I considered it highly egregious that a bona-fide student in an academic community could be barred from exercising his/her civic responsibility within that community and decided to fight back. I had some lecturers as “informal “advisers in those days and I went to three of them: Prof. Akin Oyebode of the School of Law (who later became Vice-Chancellor, University of Ado-Ekiti), Prof. Funsho Akingbade of School of Business Administration (then ASUU President) and the late Prof. Campbell Shittu (Ceess) Momoh of the Department of Philosophy. I also consulted extensively with some of my colleagues on how to react to the ban.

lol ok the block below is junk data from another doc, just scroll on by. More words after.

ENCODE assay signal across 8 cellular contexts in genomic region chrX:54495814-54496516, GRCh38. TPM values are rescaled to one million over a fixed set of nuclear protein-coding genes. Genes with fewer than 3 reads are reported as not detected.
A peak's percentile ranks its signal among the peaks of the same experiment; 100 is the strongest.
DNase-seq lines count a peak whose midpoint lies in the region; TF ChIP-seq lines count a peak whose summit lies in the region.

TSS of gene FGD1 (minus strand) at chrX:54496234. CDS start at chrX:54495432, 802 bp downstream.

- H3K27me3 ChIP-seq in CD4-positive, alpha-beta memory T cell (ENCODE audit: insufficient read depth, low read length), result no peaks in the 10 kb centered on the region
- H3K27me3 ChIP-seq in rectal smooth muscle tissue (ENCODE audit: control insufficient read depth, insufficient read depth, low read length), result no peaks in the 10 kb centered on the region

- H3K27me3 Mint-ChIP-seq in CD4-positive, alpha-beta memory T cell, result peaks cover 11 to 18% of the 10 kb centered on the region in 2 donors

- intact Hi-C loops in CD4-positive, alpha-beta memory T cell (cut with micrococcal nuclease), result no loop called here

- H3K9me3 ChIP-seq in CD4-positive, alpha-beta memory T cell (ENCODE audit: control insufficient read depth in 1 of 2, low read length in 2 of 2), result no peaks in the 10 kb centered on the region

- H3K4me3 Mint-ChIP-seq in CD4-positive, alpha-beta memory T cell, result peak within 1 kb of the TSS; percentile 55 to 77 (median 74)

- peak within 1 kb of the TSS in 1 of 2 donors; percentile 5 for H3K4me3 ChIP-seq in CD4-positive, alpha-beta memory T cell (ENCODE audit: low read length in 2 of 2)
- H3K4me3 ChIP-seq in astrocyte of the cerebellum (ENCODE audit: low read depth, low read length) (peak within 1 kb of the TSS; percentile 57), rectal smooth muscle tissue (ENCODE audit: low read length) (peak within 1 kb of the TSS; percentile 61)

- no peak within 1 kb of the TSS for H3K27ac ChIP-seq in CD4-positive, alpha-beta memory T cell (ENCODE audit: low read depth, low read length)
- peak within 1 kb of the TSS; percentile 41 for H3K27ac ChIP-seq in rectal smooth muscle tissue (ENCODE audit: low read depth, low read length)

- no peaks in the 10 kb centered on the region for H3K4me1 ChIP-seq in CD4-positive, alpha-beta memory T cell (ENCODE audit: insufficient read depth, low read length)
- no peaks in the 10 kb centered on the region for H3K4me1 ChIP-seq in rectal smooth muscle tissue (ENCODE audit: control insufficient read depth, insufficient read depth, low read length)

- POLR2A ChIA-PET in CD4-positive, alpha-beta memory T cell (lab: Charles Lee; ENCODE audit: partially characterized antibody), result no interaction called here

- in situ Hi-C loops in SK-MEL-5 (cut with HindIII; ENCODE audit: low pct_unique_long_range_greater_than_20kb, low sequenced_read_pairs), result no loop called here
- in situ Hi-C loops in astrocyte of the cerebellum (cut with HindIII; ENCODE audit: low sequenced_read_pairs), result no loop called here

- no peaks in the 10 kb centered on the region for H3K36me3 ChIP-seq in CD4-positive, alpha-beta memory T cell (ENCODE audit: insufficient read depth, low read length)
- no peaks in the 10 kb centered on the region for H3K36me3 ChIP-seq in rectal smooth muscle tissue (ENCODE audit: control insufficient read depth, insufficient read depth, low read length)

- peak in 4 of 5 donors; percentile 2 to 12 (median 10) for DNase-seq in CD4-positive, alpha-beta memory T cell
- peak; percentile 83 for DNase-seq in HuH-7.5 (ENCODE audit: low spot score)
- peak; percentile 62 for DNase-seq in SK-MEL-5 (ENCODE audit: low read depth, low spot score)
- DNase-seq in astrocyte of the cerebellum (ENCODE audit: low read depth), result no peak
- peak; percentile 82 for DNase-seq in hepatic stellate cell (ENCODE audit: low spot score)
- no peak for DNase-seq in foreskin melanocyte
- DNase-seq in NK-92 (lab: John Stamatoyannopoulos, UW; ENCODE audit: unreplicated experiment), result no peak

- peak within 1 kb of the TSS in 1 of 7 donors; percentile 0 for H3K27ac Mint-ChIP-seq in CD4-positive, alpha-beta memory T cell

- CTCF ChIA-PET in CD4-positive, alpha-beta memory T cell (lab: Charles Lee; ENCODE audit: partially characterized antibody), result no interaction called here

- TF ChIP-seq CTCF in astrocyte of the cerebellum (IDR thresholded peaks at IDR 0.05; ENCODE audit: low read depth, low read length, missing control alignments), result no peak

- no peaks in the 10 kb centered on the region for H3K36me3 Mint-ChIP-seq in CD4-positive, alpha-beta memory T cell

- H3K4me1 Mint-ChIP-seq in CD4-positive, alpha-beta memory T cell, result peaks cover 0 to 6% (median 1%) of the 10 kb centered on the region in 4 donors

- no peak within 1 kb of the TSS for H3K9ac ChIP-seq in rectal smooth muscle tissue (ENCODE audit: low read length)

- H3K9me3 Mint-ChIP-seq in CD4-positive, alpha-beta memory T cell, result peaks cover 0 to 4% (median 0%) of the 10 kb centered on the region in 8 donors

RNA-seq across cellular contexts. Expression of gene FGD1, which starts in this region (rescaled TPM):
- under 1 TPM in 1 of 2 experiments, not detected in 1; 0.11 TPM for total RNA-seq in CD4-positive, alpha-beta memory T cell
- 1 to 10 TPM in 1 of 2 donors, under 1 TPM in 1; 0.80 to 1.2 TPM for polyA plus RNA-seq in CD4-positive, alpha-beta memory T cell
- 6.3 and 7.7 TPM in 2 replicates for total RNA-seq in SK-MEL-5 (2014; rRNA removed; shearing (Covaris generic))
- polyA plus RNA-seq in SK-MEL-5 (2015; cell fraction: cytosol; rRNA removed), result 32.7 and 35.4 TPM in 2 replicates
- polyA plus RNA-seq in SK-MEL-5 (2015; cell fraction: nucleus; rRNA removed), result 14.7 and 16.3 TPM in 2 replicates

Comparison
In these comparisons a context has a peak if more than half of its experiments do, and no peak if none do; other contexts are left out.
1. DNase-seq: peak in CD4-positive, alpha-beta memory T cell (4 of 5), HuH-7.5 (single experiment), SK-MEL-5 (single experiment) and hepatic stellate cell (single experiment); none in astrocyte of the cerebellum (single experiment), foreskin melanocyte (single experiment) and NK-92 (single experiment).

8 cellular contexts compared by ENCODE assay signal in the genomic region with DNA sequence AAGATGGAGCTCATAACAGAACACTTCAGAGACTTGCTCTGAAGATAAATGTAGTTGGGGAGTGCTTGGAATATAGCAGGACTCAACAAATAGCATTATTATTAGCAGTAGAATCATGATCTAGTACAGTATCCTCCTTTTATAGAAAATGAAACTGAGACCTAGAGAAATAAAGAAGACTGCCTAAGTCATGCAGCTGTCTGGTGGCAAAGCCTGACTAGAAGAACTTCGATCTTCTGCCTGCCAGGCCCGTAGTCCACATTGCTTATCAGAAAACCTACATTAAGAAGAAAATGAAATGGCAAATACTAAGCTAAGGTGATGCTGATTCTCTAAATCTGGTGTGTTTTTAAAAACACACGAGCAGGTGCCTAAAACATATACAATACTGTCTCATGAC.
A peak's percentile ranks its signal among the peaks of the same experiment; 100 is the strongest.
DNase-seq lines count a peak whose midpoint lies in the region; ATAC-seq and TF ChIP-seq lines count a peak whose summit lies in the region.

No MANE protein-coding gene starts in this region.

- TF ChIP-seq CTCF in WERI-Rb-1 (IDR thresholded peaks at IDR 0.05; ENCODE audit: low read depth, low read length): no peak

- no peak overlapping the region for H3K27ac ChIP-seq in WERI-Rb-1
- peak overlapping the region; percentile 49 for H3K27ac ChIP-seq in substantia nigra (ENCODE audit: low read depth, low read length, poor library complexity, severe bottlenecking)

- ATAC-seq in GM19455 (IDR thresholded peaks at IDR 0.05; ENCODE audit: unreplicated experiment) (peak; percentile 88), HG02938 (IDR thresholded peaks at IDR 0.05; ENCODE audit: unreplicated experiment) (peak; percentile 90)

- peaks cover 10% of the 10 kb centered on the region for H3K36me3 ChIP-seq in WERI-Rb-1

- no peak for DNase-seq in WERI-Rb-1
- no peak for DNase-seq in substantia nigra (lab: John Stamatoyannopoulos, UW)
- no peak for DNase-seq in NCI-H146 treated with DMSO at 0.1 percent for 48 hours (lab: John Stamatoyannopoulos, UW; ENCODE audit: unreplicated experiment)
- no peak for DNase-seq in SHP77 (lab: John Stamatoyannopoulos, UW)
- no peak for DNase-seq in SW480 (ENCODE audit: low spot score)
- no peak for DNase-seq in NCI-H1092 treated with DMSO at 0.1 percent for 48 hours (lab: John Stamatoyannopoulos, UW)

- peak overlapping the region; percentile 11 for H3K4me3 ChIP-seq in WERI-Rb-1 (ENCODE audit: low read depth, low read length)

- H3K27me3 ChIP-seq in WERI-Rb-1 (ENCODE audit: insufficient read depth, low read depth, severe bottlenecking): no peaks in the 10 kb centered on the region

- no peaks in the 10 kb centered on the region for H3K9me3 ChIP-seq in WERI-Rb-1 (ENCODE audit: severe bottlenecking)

After much deliberations and strategizing, two options were clearly mapped out: either I instituted a legal action against the authorities of the University of Lagos for disenfranchising me or pursue administrative channel within the system by appealing to Akin Adesola to rescind the decision. I decided to pursue both options. Adesola invited me for a talk and declared matter-of-factly he would not reverse what his pipers had recommended. I told him I would make the campus ungovernable for him and also sue him. He dared me. Next, I went to see Segun Okeowo, former ULSU President and National President of the then Nigerian Union of Nigerian Students (NUNS) under which ashes the National Association of Nigerian Students (NANS) grew after it was proscribed by the Obasanjo military junta. The fiery Okeowo had led Nigerian students during the famous Ali Must Go episode of 1978 against Col. Ahmadu Ali, the Federal Commissioner for Education under Obasanjo military junta (who was later brought by the same Obasanjo to become Chairman of PDP). Okeowo was then a school principal at Ogijo Secondary School, near Shagamu. He welcomed me and we discussed for almost five hours. He reminiscence on his years at the University of Lagos, and told me about the circumstances surrounding the unfortunate death of Akintunde Ojo on April 18, 1978 at Unilag campus during unarguably the deadliest and most violent student riots/demonstrations in Nigerian history. The root cause of the mayhem was the arbitrary increase in tuition fees in the only 13 universities then in Nigeria by the Obasanjo military thugs led by Ahmadu Ali and the National Union of Nigeria Students (NUNS) under the able leadership of Okeowo resisted the move. The Obasanjo administration sent soldiers into the university campuses to quell the kerfuffle and ten undergraduate students were senselessly butchered by the “zombies:” Lasisi Abubakr, Mohammed Najib Daura, Gwusu Khasai, Amuda Nuhu Yusuf, and Nicholas Amai all from Ahmadu Bello University, Zaria, an unidentified student at the University of Ife, Akintunde Ojo and a pregnant office worker at the University of Lagos. In his philistine hatred for the Ivory Tower, General Olusegun Aremu Okikiolu Obasanjo fired Profs. Iya Abubakar and Ade Ajayi, both Vice-Chancellors of ABU and UNILAG and some of the finest lecturers in Nigerian universities suffered similar fate among them, Dr Edwin Madunagu and his wife, a fellow academician, Dr Bede Madunagu both of UNICAL; Dr. Laoye Sanda of Ibadan Polytechnic and the late Drs. Ola Oni, Bade Onimode, Omafune Onoge of the University of Ibadan including Drs. Akin Ojo and Wale Adeniran (UI).  Okeowo was later went to the then University of Ife (now Obafemi Awolowo University) to complete his studies in 1981.  Other student union leaders rusticated with Okeowo were: Messrs Bukar Mbaha, Ekpein Appah and Oqua Offiong, Presidents of the Students unions of Ahmadu Bello University, Zaria, University of Benin and University of Calabar respectively.